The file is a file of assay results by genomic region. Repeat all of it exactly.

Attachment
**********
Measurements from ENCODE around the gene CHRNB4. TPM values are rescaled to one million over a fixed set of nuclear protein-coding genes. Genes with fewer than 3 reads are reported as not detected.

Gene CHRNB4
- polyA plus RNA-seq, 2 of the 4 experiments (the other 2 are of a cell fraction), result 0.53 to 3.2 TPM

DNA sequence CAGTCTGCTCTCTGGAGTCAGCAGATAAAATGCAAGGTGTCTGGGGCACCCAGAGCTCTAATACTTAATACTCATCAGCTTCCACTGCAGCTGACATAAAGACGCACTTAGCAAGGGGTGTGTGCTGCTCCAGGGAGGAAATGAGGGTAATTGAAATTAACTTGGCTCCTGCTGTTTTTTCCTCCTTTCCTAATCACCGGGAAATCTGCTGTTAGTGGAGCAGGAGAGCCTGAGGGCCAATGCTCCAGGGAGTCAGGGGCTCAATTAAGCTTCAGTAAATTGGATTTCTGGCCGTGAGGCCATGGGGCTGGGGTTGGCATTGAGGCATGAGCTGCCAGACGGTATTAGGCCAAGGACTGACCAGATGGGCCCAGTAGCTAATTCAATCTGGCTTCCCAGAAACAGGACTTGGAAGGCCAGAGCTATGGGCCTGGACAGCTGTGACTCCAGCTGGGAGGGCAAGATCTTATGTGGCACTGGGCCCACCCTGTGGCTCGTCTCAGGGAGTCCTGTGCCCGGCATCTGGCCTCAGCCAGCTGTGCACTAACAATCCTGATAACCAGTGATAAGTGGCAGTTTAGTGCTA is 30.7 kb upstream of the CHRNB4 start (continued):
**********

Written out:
Measurements from ENCODE around the gene CHRNB4. TPM values are rescaled to one million over a fixed set of nuclear protein-coding genes. Genes with fewer than 3 reads are reported as not detected.

Gene CHRNB4
- polyA plus RNA-seq, 2 of the 4 experiments (the other 2 are of a cell fraction), result 0.53 to 3.2 TPM

DNA sequence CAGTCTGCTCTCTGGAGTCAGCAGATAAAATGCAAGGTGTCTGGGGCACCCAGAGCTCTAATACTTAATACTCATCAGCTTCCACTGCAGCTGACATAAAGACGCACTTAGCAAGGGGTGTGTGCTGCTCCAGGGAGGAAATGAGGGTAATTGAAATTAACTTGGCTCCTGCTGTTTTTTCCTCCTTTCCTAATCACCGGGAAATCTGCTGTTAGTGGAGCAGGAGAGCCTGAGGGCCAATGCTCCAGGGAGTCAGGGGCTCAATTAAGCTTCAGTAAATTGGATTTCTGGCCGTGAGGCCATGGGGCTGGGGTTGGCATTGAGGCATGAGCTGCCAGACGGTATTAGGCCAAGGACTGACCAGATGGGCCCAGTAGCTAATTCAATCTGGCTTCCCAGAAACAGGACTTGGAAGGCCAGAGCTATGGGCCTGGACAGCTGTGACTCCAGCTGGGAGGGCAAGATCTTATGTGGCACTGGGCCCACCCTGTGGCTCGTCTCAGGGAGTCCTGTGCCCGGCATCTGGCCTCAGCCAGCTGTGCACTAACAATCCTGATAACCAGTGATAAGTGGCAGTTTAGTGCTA is 30.7 kb upstream of the CHRNB4 start (continued):